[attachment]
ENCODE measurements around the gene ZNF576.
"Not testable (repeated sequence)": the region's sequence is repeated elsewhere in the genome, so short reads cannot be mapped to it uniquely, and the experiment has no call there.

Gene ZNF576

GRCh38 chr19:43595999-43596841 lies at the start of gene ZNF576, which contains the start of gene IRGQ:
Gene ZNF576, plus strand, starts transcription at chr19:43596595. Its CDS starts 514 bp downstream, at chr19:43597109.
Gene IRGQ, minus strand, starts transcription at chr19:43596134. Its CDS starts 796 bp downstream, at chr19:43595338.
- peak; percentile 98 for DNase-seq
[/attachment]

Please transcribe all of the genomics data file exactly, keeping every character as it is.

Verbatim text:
ENCODE measurements around the gene ZNF576.
"Not testable (repeated sequence)": the region's sequence is repeated elsewhere in the genome, so short reads cannot be mapped to it uniquely, and the experiment has no call there.

Gene ZNF576

GRCh38 chr19:43595999-43596841 lies at the start of gene ZNF576, which contains the start of gene IRGQ:
Gene ZNF576, plus strand, starts transcription at chr19:43596595. Its CDS starts 514 bp downstream, at chr19:43597109.
Gene IRGQ, minus strand, starts transcription at chr19:43596134. Its CDS starts 796 bp downstream, at chr19:43595338.
- peak; percentile 98 for DNase-seq